Monday, January 01, 2018

Kansas City Control Fraud Explained

Reader suggested link and a worthwhile economic analysis that deserves to be highlighted . . .

"Not only is UMKC's William Black cited, but the concept of "control fraud" can be easily extrapolated to our local level.

"E.g., wealthy developers and business interests invest their resources in cooperative politicians, who then grant them extremely favorable tax breaks and incentives."

Read more:

The Hidden-In-Plain-Sight Mechanism Of The Super-Wealthy: Money-Laundering 2.0

Authored by Charles Hugh Smith via OfTwoMinds blog, Financial and political power are two sides of one coin. We all know the rich are getting richer, and the super-rich are getting super-richer.



12 comments:

Anonymous said...

crony capitalism has completed a friendly takeover of big government.

JoJones said...

+100

Anonymous said...

America is undergoing its biggest wealth transfer from the middle class to the super elite wealthy in tha nation's history; while the citizens are busying themselves bu looking down the fronts of their pants and trying to decide what gender they are.

Anonymous said...

by

Anonymous said...

Minimum wage should be $20 a hour.

Eat the rich.

Anonymous said...

11:23 - the poor will have to eat the rich to survive, because at $20 per hour they will not have jobs and won't be able to buy food.

Anonymous said...

I rest easy knowing that the unchecked free market will solve America's wealth gap problem.

What it has done for the US medical system is a beacon for the rest of the world to follow.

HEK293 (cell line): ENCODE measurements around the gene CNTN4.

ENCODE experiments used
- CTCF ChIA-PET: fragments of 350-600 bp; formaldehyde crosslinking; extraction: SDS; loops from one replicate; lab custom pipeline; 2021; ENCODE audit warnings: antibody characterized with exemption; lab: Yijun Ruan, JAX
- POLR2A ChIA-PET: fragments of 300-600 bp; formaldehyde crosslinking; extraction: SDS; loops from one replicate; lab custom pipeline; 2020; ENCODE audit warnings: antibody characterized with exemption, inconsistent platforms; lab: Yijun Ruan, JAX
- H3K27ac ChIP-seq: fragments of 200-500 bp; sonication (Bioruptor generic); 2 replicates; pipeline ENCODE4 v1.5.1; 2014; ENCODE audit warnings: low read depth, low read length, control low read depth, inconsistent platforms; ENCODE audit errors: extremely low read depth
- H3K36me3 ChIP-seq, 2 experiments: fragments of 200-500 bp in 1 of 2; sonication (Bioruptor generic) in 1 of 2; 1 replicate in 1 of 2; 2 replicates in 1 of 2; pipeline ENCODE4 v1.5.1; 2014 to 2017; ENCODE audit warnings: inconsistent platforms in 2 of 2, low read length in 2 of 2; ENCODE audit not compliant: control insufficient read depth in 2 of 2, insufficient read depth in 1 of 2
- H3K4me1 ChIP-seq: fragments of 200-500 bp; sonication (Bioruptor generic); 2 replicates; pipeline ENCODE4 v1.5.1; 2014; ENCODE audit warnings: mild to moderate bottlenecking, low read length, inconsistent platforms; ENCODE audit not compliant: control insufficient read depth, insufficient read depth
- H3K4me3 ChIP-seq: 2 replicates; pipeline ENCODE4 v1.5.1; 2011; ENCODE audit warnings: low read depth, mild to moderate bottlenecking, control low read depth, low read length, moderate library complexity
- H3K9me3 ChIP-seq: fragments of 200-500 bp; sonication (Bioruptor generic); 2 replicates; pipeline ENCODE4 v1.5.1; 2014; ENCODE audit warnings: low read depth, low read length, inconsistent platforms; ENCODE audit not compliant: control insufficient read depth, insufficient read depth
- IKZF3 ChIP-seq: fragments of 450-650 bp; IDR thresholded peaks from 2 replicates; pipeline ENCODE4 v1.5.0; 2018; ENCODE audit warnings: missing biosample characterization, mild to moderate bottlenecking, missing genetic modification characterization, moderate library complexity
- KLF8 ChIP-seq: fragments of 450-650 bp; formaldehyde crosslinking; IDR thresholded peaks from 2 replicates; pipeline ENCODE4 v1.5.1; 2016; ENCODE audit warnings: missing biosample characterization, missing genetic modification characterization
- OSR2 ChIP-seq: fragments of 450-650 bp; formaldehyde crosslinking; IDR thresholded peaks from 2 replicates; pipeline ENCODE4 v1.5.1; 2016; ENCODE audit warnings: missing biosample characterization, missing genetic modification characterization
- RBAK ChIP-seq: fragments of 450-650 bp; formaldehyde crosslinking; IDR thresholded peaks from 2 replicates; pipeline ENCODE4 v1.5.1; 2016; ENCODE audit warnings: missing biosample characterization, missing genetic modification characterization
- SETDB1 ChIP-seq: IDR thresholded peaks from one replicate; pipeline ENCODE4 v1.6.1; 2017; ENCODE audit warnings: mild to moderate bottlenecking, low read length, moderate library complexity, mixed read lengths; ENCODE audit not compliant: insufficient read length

Tracy Thomas said...

This article is genius, but they need some better phrases to describe the phenomenon.
Control fraud is a meaningless term with no mental imagery to support it.
I will work on that in 2018.
It perfectly describes how development attorneys get breaks from locally elected officials, in both KCMO and Joco.
Most Americans recognize the problem in WDC. It's here at home, where we KNOW all the players where we are kinda NoseBlind to it.

This is the year when Sly James, Jolie Justus, Burns & Mac, John Petersen and Polsinelli, Axiom Strategies/Jeff Roe, the best "gamers" in town, get called out and voters start to say NO.

Anonymous said...

Woiuldn't laws against stealing be examples of control fraud? So there should be no law against theft because that inhibits passing wealth from those who have some to those who don't? I think they need to work on that definition, or better yet just deep six the idea.

Tracy Thomas said...

Excellent point, 2:59!!! You're opening up my mind to how to rebrand this phenomenon.

Would you say that it's more unethical than illegal. A violation of the social order?

Anonymous said...

Why is this being treated as a new concept?

Mark Hannah and Harry Sinclair took complete control of the (formerly Populist) Republican Party in 1888, immediately converting it into a governing tool of the Wealthiest!

Takeover of the Democratic Party began in 1932, with the election of FDR, and was surely completed by the 1960 election of JFK.

All we are seeing is a decrease in subtlety on the part of the Wealthy, they no longer care whether we can see their manipulations, since they have succeeded in demonizing any opposition to their absolute control as being "anti-Capitalist"!

Anonymous said...

5:05, I have trouble when people say it's legal but unethical. The term has no fixed meaning. If an act legal it is OK. If it violates commonly hed ethical standards, make it illegal.

Violation of the social order? Careful. That's what Iran's mullahs are saying right now.